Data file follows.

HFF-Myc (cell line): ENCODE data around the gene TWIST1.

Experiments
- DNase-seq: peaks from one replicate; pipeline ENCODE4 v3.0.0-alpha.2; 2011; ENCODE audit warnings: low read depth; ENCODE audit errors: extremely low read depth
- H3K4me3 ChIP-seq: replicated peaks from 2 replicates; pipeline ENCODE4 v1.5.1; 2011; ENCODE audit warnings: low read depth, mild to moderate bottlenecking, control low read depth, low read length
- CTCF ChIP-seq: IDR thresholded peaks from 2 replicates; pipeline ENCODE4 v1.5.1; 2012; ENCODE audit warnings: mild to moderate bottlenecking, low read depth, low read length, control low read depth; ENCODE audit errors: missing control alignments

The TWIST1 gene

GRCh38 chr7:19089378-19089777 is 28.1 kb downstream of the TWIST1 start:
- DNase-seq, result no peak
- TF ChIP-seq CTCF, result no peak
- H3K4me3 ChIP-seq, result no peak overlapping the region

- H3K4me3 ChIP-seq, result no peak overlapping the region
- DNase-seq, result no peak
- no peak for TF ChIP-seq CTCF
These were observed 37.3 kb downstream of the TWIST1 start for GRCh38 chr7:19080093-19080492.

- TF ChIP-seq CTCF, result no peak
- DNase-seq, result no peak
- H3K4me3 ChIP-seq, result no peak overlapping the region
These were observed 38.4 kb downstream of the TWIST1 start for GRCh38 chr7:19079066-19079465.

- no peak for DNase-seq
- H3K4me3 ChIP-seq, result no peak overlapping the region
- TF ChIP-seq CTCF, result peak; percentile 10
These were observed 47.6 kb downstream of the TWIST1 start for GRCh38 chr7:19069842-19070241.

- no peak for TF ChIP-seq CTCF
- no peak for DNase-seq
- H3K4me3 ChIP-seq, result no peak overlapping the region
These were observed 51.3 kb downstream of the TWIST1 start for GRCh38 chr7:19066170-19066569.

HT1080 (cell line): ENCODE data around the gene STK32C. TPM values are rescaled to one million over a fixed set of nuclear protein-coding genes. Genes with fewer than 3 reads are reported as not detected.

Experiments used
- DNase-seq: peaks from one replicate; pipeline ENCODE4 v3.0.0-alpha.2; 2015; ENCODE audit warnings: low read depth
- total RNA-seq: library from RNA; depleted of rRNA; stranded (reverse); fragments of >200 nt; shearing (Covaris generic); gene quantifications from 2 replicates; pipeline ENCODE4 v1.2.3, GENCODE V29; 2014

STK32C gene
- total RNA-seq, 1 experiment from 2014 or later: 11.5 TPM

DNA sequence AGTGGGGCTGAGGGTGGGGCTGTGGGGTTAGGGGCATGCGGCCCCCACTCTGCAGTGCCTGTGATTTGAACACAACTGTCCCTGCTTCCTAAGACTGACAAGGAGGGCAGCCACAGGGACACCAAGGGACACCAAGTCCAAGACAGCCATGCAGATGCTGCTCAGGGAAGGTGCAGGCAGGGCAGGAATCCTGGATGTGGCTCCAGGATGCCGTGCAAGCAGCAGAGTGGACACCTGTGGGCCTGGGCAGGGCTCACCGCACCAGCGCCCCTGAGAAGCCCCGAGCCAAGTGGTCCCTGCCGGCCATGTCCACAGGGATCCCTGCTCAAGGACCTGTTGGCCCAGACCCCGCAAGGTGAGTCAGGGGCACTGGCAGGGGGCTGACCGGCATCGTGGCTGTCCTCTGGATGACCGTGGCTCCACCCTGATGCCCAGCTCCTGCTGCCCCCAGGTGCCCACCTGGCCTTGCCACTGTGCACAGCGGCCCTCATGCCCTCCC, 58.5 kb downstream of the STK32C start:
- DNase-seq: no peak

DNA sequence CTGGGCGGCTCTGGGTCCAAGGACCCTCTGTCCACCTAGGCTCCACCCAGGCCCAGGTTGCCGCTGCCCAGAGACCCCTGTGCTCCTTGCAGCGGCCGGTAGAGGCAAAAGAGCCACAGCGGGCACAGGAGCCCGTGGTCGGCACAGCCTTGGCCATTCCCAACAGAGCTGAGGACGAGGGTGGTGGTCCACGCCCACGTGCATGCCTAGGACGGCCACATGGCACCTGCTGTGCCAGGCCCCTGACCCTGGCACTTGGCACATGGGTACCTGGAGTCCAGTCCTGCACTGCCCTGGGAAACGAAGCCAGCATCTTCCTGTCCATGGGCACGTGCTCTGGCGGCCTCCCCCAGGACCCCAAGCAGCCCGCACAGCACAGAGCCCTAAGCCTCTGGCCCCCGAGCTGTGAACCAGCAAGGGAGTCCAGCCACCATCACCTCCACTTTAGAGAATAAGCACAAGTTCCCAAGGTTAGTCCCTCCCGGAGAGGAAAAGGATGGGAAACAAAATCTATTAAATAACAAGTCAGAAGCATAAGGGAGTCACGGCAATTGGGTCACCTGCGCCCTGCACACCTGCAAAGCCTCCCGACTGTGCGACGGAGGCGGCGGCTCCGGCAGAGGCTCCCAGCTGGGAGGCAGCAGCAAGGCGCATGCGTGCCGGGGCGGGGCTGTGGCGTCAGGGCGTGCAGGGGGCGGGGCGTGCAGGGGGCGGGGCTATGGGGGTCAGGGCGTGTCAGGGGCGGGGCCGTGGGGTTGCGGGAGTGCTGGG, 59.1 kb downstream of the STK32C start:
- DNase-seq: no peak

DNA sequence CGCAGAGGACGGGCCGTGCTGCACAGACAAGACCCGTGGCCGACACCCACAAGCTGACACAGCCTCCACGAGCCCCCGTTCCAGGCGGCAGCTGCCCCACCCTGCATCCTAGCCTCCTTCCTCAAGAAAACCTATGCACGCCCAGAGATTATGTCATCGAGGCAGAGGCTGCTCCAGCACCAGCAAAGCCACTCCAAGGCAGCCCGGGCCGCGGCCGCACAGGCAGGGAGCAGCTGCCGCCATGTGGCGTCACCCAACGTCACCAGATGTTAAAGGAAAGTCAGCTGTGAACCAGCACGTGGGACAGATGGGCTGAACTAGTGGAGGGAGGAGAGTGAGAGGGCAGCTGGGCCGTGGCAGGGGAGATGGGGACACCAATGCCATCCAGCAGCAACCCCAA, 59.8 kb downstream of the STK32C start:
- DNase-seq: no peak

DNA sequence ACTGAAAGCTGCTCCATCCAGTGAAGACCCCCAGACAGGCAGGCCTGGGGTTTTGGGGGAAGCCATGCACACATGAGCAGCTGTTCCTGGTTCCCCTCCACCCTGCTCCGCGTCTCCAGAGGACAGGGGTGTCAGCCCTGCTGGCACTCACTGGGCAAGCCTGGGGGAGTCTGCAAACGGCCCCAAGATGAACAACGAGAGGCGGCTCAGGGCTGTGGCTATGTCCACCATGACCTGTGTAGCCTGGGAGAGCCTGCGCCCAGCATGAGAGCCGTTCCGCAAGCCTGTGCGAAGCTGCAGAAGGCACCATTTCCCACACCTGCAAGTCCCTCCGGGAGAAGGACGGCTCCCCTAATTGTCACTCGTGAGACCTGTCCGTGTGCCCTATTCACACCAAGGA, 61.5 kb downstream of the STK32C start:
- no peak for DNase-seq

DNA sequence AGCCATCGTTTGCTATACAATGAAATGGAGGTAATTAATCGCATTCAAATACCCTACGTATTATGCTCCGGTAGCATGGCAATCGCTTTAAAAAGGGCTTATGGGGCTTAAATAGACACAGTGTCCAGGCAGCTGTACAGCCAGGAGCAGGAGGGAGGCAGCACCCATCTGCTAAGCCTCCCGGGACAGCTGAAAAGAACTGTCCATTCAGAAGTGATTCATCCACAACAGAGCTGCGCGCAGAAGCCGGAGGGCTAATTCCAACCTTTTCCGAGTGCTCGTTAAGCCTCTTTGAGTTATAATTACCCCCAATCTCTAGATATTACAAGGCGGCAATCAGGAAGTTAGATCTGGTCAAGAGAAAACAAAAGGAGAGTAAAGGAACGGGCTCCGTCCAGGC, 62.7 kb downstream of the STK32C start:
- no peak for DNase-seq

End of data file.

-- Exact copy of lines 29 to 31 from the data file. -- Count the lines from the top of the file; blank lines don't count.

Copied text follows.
- DNase-seq: peaks from one replicate; pipeline ENCODE4 v3.0.0-alpha.2; 2015; ENCODE audit warnings: low read depth
- total RNA-seq: library from RNA; depleted of rRNA; stranded (reverse); fragments of >200 nt; shearing (Covaris generic); gene quantifications from 2 replicates; pipeline ENCODE4 v1.2.3, GENCODE V29; 2014

STK32C gene